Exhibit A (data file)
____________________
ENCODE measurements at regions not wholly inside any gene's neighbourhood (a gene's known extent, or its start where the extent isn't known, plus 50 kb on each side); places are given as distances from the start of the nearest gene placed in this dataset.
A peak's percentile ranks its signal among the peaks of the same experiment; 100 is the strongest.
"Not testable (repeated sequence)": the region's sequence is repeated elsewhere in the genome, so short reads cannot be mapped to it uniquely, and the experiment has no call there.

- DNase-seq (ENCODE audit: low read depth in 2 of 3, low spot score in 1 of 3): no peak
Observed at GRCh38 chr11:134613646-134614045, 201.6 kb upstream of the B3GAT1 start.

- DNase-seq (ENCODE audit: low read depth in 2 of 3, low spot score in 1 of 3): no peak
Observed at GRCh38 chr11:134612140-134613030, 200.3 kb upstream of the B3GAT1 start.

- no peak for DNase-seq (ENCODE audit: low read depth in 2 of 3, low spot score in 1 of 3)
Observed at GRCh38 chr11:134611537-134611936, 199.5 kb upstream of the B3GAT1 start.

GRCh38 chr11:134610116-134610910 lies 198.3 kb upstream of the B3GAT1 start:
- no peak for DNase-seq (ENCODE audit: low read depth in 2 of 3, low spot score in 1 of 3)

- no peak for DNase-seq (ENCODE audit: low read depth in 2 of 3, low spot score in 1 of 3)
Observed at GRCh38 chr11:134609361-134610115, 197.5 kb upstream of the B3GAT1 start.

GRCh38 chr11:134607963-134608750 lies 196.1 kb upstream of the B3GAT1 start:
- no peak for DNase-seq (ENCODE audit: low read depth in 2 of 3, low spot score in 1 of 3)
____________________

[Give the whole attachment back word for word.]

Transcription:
ENCODE measurements at regions not wholly inside any gene's neighbourhood (a gene's known extent, or its start where the extent isn't known, plus 50 kb on each side); places are given as distances from the start of the nearest gene placed in this dataset.
A peak's percentile ranks its signal among the peaks of the same experiment; 100 is the strongest.
"Not testable (repeated sequence)": the region's sequence is repeated elsewhere in the genome, so short reads cannot be mapped to it uniquely, and the experiment has no call there.

- DNase-seq (ENCODE audit: low read depth in 2 of 3, low spot score in 1 of 3): no peak
Observed at GRCh38 chr11:134613646-134614045, 201.6 kb upstream of the B3GAT1 start.

- DNase-seq (ENCODE audit: low read depth in 2 of 3, low spot score in 1 of 3): no peak
Observed at GRCh38 chr11:134612140-134613030, 200.3 kb upstream of the B3GAT1 start.

- no peak for DNase-seq (ENCODE audit: low read depth in 2 of 3, low spot score in 1 of 3)
Observed at GRCh38 chr11:134611537-134611936, 199.5 kb upstream of the B3GAT1 start.

GRCh38 chr11:134610116-134610910 lies 198.3 kb upstream of the B3GAT1 start:
- no peak for DNase-seq (ENCODE audit: low read depth in 2 of 3, low spot score in 1 of 3)

- no peak for DNase-seq (ENCODE audit: low read depth in 2 of 3, low spot score in 1 of 3)
Observed at GRCh38 chr11:134609361-134610115, 197.5 kb upstream of the B3GAT1 start.

GRCh38 chr11:134607963-134608750 lies 196.1 kb upstream of the B3GAT1 start:
- no peak for DNase-seq (ENCODE audit: low read depth in 2 of 3, low spot score in 1 of 3)